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Three Cents Worth: Bad Case of Shrinkage

[Our market analyst Jonathan Miller returns! This week he provides a look at the "contrarian market" of Manhattan, where inventory does crazy things as compared to the rest of the country. Blame the foreigners. Click on the image to expand.]

In the summer of 2006, housing inventory in Manhattan began to decline as national inventory levels continued to rise. The growing spread is quite striking and has become evidence of the "contrarian market" argument for Manhattan.

As an add-on, I placed milestones for the exchange rates for the US Dollar as compared to the Euro and the British Pound. Nothing definitive here other than the fact that the ratio is steadily rising, but I don't mean to suggest this proves a direct correlation. The logic simply is that a weaker dollar makes NYC attractive more attractive to foreign buyers as an investment, increasing demand for apartments, thereby eroding inventory.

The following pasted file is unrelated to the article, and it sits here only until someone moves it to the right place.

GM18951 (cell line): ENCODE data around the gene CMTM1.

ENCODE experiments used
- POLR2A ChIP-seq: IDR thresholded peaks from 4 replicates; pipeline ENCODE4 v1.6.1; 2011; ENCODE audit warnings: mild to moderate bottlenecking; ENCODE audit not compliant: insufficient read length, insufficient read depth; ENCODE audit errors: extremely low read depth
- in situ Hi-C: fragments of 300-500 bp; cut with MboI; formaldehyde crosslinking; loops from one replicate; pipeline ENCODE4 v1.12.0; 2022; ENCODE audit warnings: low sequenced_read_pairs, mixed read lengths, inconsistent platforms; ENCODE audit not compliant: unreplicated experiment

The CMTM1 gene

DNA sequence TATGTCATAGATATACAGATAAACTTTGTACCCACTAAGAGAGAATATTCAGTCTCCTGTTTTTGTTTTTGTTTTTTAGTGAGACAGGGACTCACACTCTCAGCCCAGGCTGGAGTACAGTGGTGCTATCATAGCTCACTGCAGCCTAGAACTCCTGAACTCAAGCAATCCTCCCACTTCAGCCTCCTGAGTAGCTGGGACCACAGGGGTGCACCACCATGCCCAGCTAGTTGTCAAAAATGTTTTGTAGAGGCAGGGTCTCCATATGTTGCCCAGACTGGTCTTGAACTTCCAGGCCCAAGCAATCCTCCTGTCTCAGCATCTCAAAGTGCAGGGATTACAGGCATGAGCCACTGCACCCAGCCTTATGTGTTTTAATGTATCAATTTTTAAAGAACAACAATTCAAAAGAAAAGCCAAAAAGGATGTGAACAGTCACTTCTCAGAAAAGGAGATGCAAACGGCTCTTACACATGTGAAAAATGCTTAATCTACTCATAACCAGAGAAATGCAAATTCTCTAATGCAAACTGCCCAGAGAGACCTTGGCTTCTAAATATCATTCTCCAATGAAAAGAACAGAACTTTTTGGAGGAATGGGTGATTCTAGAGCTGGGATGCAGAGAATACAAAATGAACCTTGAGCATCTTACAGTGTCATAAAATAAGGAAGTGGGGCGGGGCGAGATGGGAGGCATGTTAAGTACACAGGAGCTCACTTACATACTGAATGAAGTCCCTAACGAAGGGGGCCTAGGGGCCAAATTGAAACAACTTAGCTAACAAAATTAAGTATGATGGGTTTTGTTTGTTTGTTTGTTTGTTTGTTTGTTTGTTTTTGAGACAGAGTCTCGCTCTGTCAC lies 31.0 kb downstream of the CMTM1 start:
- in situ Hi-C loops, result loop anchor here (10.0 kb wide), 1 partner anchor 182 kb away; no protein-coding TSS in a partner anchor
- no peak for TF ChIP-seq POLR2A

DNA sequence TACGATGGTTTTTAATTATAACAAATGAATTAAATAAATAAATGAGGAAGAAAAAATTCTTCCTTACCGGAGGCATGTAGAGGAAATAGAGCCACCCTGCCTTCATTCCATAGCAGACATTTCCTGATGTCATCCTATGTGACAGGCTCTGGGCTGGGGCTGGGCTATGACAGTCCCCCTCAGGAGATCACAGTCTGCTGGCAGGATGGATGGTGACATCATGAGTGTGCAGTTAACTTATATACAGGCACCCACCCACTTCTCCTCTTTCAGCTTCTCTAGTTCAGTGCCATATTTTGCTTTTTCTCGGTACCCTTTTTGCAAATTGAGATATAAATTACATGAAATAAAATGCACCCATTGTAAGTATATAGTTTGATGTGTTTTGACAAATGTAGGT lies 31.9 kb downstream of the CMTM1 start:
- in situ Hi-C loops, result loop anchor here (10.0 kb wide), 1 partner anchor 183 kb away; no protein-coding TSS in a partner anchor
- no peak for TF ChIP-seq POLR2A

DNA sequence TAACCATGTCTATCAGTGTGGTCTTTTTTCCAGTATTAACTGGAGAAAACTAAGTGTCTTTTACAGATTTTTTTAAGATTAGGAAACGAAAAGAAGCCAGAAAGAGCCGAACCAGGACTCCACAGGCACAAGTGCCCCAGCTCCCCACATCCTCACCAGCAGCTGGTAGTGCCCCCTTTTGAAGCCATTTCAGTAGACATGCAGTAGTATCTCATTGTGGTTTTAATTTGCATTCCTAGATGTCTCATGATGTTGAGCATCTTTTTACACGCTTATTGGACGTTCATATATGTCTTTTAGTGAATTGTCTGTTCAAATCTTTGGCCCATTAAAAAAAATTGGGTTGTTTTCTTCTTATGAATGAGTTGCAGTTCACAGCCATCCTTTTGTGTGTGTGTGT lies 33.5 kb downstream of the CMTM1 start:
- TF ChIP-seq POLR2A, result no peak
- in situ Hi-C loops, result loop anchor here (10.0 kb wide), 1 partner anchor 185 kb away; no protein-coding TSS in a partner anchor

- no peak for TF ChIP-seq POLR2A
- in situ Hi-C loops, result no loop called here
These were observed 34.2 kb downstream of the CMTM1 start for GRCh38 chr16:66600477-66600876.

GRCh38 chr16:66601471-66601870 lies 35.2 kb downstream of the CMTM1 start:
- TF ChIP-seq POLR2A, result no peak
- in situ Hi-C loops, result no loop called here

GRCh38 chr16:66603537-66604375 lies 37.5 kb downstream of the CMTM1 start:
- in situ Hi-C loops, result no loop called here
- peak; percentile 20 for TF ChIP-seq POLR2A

Demand has been at record levels for the past three quarters in Manhattan, resulting in a nearly 40% reduction in inventory since last summer. I would guess that the weak dollar would likely have less impact on residential real estate purchases in other parts of the country, say for example, the Midwest.

However, the credit market "turbulence" will likely serve to weaken the "contrarian market" argument a bit as reduced bonus income and layoffs in some areas of employment in the financial sector (i.e. structured finance and equity markets) will temper disposable income available for real estate purchases in New York City.
· Housing Inventory Versus Exchange Rates [Miller Samuel]